Vincent van Gogh, Gauguin’s Chair, November 1888, Van Gogh Museum, Amsterdam, Image Courtesy of

Vincent van Gogh Had a Party for One

The original “tortured artist,” Vincent van Gogh, painted this chair during his good friend and fellow artist, Paul Gauguin’s, visit to his Yellow House in Arles, France, a place that van Gogh dearly hoped would become and artists’ collective someday.  This empty chair was perhaps an omen because the two artists only lived and worked together for two months before they fought bitterly, van Gogh cut off his own ear, and Gauguin departed.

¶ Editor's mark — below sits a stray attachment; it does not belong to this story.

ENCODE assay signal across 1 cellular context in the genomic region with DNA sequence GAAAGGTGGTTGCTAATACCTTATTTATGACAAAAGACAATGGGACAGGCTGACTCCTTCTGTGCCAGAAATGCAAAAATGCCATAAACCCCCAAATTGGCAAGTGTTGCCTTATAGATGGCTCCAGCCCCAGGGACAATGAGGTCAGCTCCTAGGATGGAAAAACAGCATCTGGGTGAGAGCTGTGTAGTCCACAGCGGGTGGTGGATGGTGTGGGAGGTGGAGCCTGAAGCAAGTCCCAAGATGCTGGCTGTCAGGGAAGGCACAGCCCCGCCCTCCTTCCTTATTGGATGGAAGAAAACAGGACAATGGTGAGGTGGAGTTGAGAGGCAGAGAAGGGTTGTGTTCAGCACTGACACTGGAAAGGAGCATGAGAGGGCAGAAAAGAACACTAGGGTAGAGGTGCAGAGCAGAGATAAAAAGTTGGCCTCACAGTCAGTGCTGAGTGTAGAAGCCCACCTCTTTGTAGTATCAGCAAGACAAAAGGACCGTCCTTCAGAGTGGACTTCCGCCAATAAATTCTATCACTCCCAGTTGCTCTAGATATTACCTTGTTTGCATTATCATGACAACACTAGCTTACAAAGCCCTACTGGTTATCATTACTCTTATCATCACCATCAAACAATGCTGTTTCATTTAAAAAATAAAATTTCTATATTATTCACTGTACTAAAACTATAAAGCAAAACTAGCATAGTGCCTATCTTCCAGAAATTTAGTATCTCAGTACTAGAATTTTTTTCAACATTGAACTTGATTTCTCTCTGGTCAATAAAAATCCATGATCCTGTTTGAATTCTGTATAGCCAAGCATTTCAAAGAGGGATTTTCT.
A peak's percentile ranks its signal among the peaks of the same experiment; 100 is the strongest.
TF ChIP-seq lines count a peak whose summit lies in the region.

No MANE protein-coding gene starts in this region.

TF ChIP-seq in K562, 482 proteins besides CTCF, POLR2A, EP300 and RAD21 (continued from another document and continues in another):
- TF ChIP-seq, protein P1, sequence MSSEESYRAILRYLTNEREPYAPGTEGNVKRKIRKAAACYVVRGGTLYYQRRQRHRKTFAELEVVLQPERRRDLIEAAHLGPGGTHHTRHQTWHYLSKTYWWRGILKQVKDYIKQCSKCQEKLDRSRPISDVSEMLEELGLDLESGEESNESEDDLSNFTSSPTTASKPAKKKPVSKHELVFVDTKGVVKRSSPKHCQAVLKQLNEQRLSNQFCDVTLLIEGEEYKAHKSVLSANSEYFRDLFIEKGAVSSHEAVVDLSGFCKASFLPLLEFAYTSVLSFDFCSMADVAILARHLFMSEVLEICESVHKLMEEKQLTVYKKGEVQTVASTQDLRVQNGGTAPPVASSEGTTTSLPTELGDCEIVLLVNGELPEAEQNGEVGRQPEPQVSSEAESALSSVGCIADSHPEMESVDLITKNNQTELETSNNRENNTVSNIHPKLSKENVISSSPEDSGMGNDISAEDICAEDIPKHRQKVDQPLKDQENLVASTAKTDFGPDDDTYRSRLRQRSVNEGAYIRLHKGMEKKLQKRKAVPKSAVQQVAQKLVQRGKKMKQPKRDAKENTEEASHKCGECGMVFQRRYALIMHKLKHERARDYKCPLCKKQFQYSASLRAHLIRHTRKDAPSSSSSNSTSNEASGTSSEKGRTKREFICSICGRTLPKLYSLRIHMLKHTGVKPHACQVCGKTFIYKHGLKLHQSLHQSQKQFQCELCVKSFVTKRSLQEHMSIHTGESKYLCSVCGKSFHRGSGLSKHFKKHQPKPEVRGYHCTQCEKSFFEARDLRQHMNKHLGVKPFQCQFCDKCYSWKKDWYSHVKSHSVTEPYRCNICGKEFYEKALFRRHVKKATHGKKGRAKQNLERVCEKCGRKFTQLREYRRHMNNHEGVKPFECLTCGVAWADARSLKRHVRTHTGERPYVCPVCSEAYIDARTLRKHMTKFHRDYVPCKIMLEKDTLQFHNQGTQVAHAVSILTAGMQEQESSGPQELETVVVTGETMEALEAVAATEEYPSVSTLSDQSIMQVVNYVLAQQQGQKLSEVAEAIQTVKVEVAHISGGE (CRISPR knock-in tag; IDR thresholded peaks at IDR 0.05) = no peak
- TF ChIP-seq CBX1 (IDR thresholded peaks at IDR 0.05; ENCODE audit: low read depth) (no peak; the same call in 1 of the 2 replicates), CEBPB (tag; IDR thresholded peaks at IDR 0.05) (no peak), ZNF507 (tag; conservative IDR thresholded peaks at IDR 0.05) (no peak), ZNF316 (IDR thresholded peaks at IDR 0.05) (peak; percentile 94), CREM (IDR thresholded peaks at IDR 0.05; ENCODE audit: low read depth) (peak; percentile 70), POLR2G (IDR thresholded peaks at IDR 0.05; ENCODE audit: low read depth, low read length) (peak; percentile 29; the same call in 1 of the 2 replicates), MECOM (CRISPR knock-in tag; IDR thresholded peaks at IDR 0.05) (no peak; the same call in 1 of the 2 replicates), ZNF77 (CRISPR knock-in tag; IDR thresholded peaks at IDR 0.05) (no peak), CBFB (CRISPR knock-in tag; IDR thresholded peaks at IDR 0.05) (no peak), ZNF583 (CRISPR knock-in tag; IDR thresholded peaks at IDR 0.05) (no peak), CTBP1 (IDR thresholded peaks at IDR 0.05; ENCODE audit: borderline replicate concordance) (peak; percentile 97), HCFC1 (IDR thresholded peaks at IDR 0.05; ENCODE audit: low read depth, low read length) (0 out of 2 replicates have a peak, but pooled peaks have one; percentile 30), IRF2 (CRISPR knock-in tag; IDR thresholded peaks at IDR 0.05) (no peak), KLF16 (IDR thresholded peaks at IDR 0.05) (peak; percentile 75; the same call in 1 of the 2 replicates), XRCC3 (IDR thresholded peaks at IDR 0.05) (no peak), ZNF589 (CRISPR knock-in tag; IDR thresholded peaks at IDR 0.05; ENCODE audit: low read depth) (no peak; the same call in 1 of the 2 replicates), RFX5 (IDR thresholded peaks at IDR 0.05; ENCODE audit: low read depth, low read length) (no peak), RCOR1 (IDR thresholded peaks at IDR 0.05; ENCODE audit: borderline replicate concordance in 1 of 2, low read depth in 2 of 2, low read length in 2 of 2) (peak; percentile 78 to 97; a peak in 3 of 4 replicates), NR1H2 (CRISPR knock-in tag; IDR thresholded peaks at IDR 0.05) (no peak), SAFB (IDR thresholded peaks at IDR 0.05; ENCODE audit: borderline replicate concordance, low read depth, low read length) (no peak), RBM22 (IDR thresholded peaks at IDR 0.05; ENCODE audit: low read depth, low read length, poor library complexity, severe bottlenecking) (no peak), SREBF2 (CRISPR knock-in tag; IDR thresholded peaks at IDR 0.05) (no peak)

This painting of a chair is a study of form and color.  Inspired by the Japanese Prints that the van Gogh saw in Paris, the artist flattened out the planes of the chair to fill the space of the canvas.  As is typical for van Gogh, the color is a study of complementary aqua greens and rusty reds that clash in the shadows cast by the orange-yellow glow of the lamplight and lit candle in the chair.